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Multiple Hugo Environment Configuration in Azure App Service

Test and introduction of new features to development environments first is very usual procedure which works when the testing rigs are as close to production as possible. Hugo provides some very convenient features to structure and apply configuration parameters for different environments for that purpose.

In this article I want to discuss how this features can be used to deploy a Hugo Website to Azure Static Web App Services and how to apply the right configuration (production, development) when building the static web app files using GitHub Actions.

In this article we will start with the following setup:

  • GitHub repository with Hugo project
  • Azure Static Web App Service setup for Hugo auto-deployment with the GitHub project

Check my other blog post on How to deploy a free website and CI/CD-pipeline using Azure and GitHub to learn how to do the setup.

This setup comes with a GitHub Action which can easily be customized. The following example will demonstrate how setup a production configuration for a Hugo app and how to apply it when running the GitHub Action. The following steps will be discussed:

  • Prepare Hugo production configuration files
  • Change GitHub Action workflow to apply production configuration
  • Alternative approach using environment variables

Prepare Hugo environment configuration files for production environment for Azure App Service

The first step is to break down the hugo configuration files into a folder structure separating default (see _default) configs from other environment configuration files e.g. production. Check the folder structure below for reference.

Hugo project
│   └───workflows
│           azure-static-web-apps-*.yaml     
│   └───_default # will be always applied
│   │       hugo.toml
│   │       ... # other config files
│   └───production # will be applied wen hugo is run with '-e production' argument
│           services.toml

Make sure that you follow the same folder structure compliant to hugo specification. In this example we just add a config for Google Analytics for production environment:

# config/production/services.toml

Configs in _default folder will always be applied. Other folders for each environment configuration to gather custom settings. They can be applied using hugo commands with the -e <environment> argument. This means if we want to apply the custom Google Analytics config provided in production we must pass the environment using:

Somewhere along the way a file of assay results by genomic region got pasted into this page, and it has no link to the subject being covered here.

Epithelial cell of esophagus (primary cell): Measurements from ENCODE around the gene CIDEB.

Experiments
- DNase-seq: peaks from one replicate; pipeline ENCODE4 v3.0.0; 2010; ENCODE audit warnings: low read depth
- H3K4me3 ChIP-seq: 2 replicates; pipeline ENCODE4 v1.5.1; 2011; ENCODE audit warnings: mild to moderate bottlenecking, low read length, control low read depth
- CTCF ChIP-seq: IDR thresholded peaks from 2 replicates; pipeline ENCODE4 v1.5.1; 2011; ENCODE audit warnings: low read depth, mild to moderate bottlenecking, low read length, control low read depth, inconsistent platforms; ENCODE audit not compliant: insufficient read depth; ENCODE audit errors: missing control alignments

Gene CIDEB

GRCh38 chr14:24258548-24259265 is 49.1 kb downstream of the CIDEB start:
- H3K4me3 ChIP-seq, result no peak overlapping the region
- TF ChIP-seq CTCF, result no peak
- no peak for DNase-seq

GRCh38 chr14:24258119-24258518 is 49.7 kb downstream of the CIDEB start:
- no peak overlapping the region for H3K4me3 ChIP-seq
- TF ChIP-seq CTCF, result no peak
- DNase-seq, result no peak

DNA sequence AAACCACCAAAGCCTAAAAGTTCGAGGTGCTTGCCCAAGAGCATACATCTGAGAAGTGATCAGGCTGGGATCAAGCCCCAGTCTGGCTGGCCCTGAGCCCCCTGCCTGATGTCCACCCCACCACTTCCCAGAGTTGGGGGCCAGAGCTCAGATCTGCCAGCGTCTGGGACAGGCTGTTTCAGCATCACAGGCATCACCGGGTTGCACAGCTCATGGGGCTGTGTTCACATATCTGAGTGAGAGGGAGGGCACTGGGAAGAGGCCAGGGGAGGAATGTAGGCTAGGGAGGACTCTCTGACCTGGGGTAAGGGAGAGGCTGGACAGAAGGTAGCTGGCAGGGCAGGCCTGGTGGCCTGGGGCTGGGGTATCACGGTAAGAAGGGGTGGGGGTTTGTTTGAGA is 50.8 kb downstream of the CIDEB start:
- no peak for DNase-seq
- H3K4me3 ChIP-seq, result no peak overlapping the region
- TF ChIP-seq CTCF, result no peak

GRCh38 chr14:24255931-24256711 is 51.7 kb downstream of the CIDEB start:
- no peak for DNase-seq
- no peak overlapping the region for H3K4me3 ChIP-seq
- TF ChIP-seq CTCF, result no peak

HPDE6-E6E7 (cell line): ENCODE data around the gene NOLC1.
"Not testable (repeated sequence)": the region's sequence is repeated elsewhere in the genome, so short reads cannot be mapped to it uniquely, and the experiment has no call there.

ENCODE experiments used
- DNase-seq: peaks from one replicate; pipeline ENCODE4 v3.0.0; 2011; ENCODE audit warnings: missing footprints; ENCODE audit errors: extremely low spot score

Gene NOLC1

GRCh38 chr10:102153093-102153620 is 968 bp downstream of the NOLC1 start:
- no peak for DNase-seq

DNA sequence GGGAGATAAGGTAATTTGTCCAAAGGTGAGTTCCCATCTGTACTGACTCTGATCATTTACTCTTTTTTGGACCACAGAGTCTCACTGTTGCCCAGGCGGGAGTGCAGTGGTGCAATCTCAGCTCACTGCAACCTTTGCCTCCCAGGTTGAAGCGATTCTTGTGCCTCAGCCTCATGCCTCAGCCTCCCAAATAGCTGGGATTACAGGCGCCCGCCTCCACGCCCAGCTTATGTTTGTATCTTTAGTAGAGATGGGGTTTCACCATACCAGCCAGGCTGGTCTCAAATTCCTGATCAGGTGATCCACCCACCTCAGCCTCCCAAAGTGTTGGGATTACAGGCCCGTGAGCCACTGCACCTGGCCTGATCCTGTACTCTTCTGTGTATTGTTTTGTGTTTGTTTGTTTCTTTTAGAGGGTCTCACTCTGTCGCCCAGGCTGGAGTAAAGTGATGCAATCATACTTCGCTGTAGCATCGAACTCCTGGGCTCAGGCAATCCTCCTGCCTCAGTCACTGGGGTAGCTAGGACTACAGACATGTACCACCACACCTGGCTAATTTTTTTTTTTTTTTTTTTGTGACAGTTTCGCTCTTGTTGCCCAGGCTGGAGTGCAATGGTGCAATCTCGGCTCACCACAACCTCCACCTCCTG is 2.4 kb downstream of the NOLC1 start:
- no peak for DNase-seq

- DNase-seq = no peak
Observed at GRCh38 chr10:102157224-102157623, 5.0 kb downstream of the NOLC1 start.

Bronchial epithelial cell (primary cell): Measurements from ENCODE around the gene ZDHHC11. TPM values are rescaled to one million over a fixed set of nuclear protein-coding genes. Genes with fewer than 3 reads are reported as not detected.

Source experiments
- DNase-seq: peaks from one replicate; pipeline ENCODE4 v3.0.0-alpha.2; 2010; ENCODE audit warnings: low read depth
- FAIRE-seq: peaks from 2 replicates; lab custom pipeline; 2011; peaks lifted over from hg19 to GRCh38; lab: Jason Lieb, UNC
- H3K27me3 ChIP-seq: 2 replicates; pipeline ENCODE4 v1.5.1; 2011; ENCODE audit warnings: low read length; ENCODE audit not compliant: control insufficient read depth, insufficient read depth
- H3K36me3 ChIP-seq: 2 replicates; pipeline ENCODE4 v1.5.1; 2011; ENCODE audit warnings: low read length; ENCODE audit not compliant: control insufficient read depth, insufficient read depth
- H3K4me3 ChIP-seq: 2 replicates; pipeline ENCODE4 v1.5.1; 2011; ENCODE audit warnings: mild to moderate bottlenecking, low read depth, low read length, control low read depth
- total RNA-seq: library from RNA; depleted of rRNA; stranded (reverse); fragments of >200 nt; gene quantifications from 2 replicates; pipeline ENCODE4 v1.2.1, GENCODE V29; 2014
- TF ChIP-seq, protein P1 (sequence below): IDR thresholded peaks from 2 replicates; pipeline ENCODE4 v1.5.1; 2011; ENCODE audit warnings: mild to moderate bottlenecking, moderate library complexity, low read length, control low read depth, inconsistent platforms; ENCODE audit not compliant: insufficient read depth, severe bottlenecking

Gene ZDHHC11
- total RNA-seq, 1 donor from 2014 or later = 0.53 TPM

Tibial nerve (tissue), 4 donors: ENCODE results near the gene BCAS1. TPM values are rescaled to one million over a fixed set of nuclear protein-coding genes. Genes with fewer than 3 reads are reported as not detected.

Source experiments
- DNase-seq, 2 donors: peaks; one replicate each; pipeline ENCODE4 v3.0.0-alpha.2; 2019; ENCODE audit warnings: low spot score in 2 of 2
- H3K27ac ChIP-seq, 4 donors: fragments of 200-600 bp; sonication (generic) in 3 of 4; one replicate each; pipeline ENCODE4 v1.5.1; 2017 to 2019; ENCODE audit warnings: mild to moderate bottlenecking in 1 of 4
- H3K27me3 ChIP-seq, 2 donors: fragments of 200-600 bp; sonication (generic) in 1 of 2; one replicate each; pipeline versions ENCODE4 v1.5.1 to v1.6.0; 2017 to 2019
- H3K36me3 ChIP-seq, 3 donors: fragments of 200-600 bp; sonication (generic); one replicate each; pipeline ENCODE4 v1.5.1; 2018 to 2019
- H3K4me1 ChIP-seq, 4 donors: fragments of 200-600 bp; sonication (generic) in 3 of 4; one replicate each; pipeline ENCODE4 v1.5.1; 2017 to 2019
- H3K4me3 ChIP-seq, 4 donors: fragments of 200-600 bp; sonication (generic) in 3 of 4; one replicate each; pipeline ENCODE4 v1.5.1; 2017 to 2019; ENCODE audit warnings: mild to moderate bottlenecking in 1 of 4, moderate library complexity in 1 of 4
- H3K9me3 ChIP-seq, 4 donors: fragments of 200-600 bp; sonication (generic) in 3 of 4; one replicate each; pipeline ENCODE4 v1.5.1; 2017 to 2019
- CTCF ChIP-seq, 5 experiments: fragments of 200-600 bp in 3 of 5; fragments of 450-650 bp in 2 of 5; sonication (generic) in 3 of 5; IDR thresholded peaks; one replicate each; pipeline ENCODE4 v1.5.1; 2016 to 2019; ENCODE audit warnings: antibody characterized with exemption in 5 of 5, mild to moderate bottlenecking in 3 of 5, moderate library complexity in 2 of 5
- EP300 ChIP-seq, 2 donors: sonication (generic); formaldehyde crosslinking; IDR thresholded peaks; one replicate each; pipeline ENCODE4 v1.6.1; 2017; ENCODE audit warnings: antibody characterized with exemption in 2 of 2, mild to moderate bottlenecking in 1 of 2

hugo -e production # will apply configs in config/_default/ & config/production 

Apply production environment configuration with GitHub Action

Assuming you have setup Azure App Service deploying your Hugo app from GitHub correctly, Azure should have setup a GitHub Action in your project in .github/workflows/<some_git_action_job>.yaml.

This job will deploy your Hugo app with _default settings as soon as new changes appear on the set git branches. Azure provides a specific Azure/static-web-apps-deploy build step which provides this functionality. To apply additional Hugo configurations we can pass custom commands using app_build_command parameter. This can be done as follows.

- name: Build And Deploy
        id: builddeploy
        uses: Azure/static-web-apps-deploy@v1
          app_build_command: "hugo -e production" # adding custom build command

Alternative Solution

An alternative to manipulation of config files is to pass environment specific parameters using environment variables which is also supported by the Azure Build Step for Static Web Apps. This is a convenient way to exploit Hugo’s capability to read config parameters from the OS environment.

This would only require to edit the GitHub Action job as follows:

- name: Build And Deploy
        id: builddeploy
        uses: Azure/static-web-apps-deploy@v1
        env: # we only have to add the environment variables here

Mind that environment variables set using this method will only be available during build time.


We have discussed how to separate configurations for different environments for a existing Hugo App. Separating config files involves some work but is quite straight forward. You can reuse default values and reuse the same configs which makes it easy to maintain. This can very helpful to automatically apply custom configs e.g. for production which you don’t want in test stages.

The other option is to pass environment variables during the build step. This is very easy to setup but as configuration efforts increase or the more stages you have, this can get very ugly at some point. But if you don’t require many custom configurations, this can be a lean alternative.

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